The "bob" doesn't show you anything that you aren't determining yourself: you're standing off to the low side of the line between the ball and the hole.

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1 hour ago, iacas said:

Not quite. I recommend you take a class.

 

Okay...they got one coming up in Miami on July 29th. I will definitely look into it. Thanks. 

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Here's what I've gotten from here. Most people think it's stupid and doesn't work.

But it depends what you mean by "work". Bobbing is not a magic method that reads the whole green perfectly and instantly. It's something you can use to confirm what you think the break is after you've gone through your mental checklist. This can all be done while walking up to green or waiting for your turn, then a bob takes 3 seconds.

You do have to know how your putter is weighted to hold it straight. And use the correct arm and eye. This can be done on the practice green and it becomes second nature.

Don't see what's wrong with finding vertical.

That said, I don't want to be a hypocrite. I am going to listen to the skeptics here and take a break from using it and see if it really is helping or hindering me.

Either way, flame on folks.

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1 minute ago, softjones said:

 it depends what you mean by "work".

1

Lol, hard to argue with that. By my definition of "works", it doesn't. 

1 minute ago, softjones said:

Bobbing is not a magic method that reads the whole green perfectly and instantly.

 

Give Aimpoint a serious look. It is just as fast as Bobbing and it does work. I'm a terrible golfer due to a serious lack of time to work on my game, but I regularly astound people with the putts I am capable of making.

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3 minutes ago, softjones said:

Here's what I've gotten from here. Most people think it's stupid and doesn't work.

But it depends what you mean by "work". Bobbing is not a magic method that reads the whole green perfectly and instantly. It's something you can use to confirm what you think the break is after you've gone through your mental checklist. This can all be done while walking up to green or waiting for your turn, then a bob takes 3 seconds.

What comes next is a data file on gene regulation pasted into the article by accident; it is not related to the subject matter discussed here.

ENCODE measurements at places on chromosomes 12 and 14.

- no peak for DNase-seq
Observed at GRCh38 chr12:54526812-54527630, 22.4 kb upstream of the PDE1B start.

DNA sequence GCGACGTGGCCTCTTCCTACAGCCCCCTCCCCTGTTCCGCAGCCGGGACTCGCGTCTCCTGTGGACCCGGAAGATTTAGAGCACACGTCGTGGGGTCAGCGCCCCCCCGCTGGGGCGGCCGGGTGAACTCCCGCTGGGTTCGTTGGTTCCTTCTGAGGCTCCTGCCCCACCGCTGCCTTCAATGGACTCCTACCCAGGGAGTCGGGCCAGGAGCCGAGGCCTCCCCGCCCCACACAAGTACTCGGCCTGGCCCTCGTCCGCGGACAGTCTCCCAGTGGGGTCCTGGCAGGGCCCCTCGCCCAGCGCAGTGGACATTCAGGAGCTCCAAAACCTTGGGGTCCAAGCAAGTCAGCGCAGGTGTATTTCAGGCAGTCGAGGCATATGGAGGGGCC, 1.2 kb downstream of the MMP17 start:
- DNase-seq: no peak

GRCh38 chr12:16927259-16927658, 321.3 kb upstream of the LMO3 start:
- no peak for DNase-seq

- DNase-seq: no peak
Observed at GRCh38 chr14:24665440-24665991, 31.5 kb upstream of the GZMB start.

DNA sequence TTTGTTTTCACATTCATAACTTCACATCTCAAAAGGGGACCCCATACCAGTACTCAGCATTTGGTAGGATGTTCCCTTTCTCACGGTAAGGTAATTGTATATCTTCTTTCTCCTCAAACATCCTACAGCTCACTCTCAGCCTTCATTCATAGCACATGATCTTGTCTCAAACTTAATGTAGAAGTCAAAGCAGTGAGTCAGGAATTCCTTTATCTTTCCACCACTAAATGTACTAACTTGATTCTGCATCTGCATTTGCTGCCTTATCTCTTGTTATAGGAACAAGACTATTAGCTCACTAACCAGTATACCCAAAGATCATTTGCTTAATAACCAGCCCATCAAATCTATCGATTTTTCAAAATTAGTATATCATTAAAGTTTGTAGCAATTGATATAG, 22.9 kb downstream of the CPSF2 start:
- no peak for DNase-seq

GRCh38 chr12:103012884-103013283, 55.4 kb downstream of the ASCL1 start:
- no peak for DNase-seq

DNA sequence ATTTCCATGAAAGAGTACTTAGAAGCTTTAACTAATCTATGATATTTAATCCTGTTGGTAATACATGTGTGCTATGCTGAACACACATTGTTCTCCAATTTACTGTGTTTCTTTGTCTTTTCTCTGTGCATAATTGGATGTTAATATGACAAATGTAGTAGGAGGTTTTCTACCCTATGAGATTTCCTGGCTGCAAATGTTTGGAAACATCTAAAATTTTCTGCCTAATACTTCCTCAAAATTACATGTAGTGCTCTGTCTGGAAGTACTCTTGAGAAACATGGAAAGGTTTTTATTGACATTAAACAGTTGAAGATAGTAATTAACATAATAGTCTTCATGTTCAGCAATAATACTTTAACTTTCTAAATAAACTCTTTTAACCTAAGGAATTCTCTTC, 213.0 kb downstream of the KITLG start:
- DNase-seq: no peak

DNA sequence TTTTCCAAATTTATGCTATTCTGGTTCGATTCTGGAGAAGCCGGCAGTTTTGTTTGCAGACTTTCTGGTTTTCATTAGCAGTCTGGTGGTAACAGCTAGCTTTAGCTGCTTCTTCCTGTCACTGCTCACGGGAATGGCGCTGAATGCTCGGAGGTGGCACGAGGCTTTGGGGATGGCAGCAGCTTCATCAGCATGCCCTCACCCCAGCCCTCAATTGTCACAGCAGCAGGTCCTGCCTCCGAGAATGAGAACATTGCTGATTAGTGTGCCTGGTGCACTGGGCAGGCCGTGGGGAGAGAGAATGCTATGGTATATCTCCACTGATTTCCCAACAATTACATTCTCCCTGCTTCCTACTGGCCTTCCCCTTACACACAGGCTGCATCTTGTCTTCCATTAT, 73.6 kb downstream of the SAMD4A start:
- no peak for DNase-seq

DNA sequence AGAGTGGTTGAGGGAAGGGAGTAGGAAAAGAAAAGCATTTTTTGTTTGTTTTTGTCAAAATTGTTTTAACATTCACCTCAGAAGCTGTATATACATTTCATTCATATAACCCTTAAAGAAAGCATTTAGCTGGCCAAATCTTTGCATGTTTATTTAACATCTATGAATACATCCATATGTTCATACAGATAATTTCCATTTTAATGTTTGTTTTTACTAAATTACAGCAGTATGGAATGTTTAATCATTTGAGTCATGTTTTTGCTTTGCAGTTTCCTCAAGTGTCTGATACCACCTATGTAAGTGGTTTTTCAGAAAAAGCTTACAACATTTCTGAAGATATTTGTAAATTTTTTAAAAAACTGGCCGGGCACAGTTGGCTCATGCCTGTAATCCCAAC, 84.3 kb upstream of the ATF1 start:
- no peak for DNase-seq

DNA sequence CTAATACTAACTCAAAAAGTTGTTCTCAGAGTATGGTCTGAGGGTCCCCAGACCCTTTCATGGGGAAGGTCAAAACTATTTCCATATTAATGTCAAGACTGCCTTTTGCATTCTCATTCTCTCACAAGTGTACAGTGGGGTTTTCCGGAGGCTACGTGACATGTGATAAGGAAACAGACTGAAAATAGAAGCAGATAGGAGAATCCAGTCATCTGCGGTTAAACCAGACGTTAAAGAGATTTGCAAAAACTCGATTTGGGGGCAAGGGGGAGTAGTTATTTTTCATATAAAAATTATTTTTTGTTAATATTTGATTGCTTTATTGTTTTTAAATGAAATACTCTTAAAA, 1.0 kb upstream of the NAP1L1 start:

You do have to know how your putter is weighted to hold it straight. And use the correct arm and eye. This can be done on the practice green and it becomes second nature.

Don't see what's wrong with finding vertical.

That said, I don't want to be a hypocrite. I am going to listen to the skeptics here and take a break from using it and see if it really is helping or hindering me.

Either way, flame on folks.

That's what I was trying to get at. If it helps me arrive at a decision & therefore a commitment, heck, that's half the battle right there. In order to putt well you have to be fully committed to a line, and if bobbing does that, then that's a good thing. YES, I understand when its pointed out that it doesn't necessarily give you the CORRECT line, but as @softjones just said, if it's only at the end of your process & only if the info you've gathered doesn't result in commitment to a line, then I don't see the problem with doing something that puts in your mind, "That's the line I'm going to go with" - it will result in a more confident attitude to the putt.

Having said all that, I am certainly intrigued by a better method of greens reading than bobbing, and Aimpoint seems to be that. So I am going to look into it. It's all about making the putt, right? Therefore I'm all about doing something that makes that happen more often.

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9 minutes ago, softjones said:

Here's what I've gotten from here. Most people think it's stupid and doesn't work.

..........

Don't see what's wrong with finding vertical.

Please don't misinterpret.  I see nothing at all wrong or stupid with finding a vertical reference, and you're obviously aware that you need to have your putter in the right position to get a proper vertical reference.  If plumb-bobbing helps you to locate an intermediate target along your intended line, that makes sense to me.  I've simply never seen any explanation of how plumb-bobbing can possibly determine (or confirm) the break, other than the (possible) subconscious tendency to stand on the low side of the line.  Just a guess on my part, but if you do have that subconscious tendency, you're probably reading the slope with your feet without even thinking about it.